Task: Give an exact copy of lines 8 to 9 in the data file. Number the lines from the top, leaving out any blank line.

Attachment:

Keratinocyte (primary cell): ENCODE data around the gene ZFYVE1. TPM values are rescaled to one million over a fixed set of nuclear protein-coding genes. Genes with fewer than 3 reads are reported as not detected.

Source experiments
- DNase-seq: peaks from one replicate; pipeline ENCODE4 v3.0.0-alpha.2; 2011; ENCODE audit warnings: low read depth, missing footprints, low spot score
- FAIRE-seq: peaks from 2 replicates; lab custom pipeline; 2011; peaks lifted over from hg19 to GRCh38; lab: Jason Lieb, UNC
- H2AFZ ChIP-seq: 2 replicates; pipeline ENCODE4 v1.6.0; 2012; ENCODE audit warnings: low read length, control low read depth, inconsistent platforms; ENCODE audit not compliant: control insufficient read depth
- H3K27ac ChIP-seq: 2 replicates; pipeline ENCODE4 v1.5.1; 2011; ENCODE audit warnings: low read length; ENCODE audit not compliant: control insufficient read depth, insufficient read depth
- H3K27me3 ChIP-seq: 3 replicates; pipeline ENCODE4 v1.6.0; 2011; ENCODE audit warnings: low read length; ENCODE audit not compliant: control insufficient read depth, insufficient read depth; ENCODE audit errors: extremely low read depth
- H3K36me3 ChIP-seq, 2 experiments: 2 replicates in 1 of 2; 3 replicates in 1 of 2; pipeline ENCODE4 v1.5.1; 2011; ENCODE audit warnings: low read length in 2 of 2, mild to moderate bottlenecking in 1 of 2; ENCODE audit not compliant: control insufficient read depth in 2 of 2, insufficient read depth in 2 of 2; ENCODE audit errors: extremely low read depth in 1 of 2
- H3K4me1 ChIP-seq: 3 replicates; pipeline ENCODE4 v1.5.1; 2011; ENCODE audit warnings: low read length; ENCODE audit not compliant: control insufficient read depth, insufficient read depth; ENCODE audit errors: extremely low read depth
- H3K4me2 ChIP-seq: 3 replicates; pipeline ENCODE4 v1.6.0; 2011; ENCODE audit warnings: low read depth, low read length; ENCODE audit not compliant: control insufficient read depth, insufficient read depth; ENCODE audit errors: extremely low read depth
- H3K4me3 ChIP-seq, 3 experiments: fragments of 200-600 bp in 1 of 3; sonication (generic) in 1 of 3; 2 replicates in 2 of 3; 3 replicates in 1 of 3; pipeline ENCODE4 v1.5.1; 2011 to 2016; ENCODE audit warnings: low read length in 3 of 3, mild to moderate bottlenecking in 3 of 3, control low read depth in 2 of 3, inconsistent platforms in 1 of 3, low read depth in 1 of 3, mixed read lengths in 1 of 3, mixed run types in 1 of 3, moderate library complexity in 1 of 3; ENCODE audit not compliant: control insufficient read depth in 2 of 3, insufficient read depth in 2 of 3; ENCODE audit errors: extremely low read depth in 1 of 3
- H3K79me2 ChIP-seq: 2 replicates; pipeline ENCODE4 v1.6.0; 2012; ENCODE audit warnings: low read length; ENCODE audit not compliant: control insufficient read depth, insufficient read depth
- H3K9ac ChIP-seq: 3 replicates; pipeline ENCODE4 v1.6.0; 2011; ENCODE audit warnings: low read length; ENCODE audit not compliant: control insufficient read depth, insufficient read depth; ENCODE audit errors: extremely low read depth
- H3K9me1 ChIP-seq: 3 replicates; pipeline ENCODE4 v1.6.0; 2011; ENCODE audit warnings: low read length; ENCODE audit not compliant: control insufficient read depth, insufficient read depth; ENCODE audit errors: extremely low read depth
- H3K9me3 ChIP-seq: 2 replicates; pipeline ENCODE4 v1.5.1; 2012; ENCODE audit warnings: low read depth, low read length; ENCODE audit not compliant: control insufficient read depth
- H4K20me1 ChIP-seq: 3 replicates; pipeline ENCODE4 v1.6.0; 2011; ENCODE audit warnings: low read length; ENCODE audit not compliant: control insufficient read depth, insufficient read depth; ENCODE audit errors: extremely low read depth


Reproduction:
- H3K36me3 ChIP-seq, 2 experiments: 2 replicates in 1 of 2; 3 replicates in 1 of 2; pipeline ENCODE4 v1.5.1; 2011; ENCODE audit warnings: low read length in 2 of 2, mild to moderate bottlenecking in 1 of 2; ENCODE audit not compliant: control insufficient read depth in 2 of 2, insufficient read depth in 2 of 2; ENCODE audit errors: extremely low read depth in 1 of 2
- H3K4me1 ChIP-seq: 3 replicates; pipeline ENCODE4 v1.5.1; 2011; ENCODE audit warnings: low read length; ENCODE audit not compliant: control insufficient read depth, insufficient read depth; ENCODE audit errors: extremely low read depth